Will walkout scuff TV ad spending?

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Pharma companies that advertise on TV have an eye on the writers' strike, which has hampered Hollywood's ability to churn out new shows and may have accelerated the ratings slide. How has the walkout affected pharma advertising?

 

Robert Enos

Media director

AbelsonTaylor

Forecasters will probably not rely on historical trends to determine the current strike's impact on pharma advertising. Any effect of the last strike in 1998 appeared muted within the pharmaceutical industry by the boon in DTC advertising at that point due to relaxed FDA guidelines. Looking forward, it is likely that larger pharmaceutical brands targeting mass audiences will be more affected by resulting declines in viewership, as noticed recently among late night talk shows, than brands targeting niche audiences where DTC promotion is not a primary strategy. Brands that decide to take action will probably maintain their overall media strategy as opposed to shifting or adding resources to other forms of promotion like professional media. Brands may explore more effective media within DTC not as impacted by the writer's strike such as print, Internet and, to a lesser degree, cable.


Tara Taylor

VP, associate media director

PHD

There's a perfect storm brewing in the network TV marketplace. With the new C3 ratings, writers' strike and demand still surging, advertisers are waiting to see what's going to give. In the short term, clients will stay the course, even if it means higher scatter prices. There's enough mid-season replacements, already-written series and reality programming to sustain the market for a while. Advertisers must be more flexible in where they run and in what programs. If the strike persists, the upfronts will come under the most scrutiny: Will marketers and buyers accept purchasing ratings without knowing the shows? Will there even be ratings to buy in Q4, and at what price? These questions will force a re-examination of the media mix, shifting more to media where there's a comfort level.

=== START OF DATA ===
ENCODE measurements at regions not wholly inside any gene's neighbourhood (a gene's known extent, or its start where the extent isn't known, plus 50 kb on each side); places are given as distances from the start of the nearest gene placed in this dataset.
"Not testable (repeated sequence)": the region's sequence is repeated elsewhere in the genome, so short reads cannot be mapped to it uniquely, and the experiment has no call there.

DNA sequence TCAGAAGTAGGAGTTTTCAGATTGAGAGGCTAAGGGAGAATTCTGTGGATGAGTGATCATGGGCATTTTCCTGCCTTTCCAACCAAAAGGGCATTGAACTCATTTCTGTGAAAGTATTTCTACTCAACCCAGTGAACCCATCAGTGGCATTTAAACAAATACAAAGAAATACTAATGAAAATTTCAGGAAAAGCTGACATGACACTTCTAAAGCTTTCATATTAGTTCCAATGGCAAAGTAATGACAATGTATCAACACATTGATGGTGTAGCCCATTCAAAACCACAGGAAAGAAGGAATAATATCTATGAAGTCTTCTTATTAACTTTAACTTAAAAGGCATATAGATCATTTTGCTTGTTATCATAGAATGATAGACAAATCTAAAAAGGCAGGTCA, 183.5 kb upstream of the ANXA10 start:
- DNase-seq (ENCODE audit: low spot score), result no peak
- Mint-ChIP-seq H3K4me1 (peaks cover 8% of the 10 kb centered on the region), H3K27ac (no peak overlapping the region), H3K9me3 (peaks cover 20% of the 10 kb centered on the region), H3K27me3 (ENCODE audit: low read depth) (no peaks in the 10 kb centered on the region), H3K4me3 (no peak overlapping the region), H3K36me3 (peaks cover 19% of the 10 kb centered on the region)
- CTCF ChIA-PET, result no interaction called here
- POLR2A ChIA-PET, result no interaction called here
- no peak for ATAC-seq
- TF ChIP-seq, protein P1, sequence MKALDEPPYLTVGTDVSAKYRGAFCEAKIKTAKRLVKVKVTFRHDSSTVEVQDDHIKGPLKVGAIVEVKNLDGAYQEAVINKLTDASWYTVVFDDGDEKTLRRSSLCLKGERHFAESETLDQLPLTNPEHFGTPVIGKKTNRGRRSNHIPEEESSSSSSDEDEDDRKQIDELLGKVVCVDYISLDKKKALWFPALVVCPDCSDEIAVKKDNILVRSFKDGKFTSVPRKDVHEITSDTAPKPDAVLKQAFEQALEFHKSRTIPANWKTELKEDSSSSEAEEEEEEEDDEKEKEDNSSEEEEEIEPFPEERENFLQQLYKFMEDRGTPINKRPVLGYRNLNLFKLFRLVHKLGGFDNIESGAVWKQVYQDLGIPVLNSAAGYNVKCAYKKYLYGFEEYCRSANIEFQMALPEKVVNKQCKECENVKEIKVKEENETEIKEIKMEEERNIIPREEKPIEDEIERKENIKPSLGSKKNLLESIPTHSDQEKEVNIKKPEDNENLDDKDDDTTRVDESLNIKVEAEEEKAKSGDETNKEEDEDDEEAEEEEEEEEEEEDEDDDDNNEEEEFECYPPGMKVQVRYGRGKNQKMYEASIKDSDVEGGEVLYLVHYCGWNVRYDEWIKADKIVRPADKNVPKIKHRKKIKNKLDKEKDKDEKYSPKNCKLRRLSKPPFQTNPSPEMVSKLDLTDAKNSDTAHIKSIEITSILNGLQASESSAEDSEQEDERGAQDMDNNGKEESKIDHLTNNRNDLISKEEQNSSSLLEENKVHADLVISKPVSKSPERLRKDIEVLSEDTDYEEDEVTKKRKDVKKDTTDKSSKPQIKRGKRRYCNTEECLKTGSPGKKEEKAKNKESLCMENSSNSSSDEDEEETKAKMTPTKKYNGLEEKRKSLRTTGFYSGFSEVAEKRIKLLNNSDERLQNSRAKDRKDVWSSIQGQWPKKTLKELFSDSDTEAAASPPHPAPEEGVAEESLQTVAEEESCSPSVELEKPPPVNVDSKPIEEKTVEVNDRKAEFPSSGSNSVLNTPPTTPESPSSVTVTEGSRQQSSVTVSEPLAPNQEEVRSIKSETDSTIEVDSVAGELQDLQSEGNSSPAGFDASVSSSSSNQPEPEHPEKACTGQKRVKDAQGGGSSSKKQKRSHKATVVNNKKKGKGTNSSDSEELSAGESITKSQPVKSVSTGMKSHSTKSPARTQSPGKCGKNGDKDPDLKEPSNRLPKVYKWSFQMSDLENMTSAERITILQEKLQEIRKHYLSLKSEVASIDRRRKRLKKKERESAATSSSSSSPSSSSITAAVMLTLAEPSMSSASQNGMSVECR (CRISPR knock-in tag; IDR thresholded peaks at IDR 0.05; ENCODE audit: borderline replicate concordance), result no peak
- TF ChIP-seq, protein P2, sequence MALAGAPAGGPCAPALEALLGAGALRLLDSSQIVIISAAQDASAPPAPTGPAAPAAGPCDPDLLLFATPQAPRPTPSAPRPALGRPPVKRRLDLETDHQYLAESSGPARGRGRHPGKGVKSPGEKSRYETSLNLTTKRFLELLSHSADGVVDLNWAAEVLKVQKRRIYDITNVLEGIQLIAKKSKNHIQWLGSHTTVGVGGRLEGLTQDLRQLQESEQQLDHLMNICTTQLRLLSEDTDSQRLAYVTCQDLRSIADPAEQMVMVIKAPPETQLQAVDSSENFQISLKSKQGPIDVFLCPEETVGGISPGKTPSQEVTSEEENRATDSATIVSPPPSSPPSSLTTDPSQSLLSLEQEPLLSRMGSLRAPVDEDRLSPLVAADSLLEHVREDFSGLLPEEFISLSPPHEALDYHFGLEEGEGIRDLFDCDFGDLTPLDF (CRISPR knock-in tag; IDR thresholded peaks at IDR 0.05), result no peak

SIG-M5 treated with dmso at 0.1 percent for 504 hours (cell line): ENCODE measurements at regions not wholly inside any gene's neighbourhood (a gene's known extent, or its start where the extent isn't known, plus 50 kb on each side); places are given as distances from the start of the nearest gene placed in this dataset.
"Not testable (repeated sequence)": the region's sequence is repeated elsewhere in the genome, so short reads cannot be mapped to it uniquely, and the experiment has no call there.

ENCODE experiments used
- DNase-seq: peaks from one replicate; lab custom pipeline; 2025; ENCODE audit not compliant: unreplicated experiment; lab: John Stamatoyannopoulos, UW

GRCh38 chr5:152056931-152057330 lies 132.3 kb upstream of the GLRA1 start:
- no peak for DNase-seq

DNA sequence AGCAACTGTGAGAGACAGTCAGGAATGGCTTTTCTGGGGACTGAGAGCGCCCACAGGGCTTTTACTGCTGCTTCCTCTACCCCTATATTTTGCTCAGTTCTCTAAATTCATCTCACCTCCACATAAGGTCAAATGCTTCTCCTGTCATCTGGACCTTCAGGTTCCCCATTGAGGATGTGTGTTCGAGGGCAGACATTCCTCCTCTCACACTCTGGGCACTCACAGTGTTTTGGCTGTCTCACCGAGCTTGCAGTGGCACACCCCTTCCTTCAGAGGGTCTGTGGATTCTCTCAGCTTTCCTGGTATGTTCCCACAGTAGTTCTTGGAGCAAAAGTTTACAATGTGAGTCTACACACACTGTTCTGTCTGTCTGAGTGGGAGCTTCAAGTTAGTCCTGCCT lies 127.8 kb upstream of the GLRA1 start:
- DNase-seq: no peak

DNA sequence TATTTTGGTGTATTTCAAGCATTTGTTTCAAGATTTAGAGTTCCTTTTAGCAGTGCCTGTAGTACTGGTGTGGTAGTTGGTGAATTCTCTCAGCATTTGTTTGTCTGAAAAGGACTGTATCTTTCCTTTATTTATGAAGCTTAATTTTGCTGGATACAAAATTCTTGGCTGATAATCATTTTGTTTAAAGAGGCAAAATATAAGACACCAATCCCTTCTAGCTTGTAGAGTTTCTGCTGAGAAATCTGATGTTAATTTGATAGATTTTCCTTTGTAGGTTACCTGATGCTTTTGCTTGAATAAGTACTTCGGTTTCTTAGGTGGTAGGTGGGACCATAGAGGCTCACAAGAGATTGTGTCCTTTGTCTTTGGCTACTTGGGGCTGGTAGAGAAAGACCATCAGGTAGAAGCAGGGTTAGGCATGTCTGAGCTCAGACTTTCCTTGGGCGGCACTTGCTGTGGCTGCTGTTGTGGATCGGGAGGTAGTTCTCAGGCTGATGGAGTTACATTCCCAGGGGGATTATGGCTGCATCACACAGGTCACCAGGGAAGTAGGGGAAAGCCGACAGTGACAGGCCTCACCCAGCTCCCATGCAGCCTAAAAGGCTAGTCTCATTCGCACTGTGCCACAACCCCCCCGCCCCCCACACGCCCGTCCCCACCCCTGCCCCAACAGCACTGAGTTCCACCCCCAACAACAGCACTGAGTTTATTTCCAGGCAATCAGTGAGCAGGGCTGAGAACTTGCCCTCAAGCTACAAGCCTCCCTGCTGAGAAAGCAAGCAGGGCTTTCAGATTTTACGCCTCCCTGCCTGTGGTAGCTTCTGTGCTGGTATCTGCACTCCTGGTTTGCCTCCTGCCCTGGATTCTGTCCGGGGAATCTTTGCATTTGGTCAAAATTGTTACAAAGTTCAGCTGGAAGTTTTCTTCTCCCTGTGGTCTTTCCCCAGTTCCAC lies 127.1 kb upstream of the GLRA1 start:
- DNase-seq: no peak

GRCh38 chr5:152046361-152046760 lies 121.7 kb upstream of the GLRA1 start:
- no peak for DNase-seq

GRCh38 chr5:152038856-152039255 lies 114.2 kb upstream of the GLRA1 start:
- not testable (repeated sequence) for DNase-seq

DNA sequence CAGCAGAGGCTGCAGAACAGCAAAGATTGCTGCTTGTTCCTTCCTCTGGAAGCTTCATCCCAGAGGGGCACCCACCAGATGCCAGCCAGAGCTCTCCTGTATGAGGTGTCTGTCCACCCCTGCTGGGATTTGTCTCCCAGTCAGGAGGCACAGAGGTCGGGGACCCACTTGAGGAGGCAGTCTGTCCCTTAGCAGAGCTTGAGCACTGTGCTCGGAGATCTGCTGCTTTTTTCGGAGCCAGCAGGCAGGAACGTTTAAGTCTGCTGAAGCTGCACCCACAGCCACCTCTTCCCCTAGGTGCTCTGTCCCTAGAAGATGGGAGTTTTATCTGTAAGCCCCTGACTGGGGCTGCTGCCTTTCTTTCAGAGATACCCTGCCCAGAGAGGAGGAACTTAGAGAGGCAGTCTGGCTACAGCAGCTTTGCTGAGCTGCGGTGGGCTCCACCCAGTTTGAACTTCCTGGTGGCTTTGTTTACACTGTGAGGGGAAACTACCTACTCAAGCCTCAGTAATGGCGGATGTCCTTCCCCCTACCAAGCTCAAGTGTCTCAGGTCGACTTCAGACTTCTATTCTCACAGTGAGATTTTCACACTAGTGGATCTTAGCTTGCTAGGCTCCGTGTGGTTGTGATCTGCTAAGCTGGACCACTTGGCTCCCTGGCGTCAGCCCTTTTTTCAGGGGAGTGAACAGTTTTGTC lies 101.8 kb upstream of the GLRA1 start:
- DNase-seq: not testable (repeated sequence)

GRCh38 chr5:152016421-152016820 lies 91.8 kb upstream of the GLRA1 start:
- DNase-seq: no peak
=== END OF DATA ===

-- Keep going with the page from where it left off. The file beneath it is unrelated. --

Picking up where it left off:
Bill Harmon

VP, account director

Initiative

The ratings slide stemming from the move to a C3 metric and from the writers' strike is definitely a concern, for several reasons:

• not receiving the impressions paid for when they are planned to run;

• not receiving impressions in the same quality of programming that was negotiated; and

• skyrocketing cost premiums being charged for remaining inventory.

These concerns are not unique to pharma advertising, and the decisions they lead to depend on each individual brand's situation. What is universal, however, is the constant monitoring and continued discussions on the value of television advertising and whether there are other, better alternatives for future media dollars. Ultimately, the writers' strike may further accelerate the shift of advertising dollars to alternative media.


David Adelman

Partner

OCD Media

The TV networks are not folding up their tents due to the strike. They are adding a lot of non-scripted shows to their schedules. Ratings have already been sliding, and most of these shows do not have the broad appeal that many pharma brands need to cover their targets. For marketers who rely heavily on TV, reduced ratings means buying more units to achieve the planned GRP levels. This drives up costs, because the market is priced on supply and demand. Pay attention to opportunities on cable and syndication to provide broader targeting, and fringe programming in the mornings and late night can broaden reach. This is a wake-up call that alternative approaches, including place-based and online video, must be considered and tested for the future.

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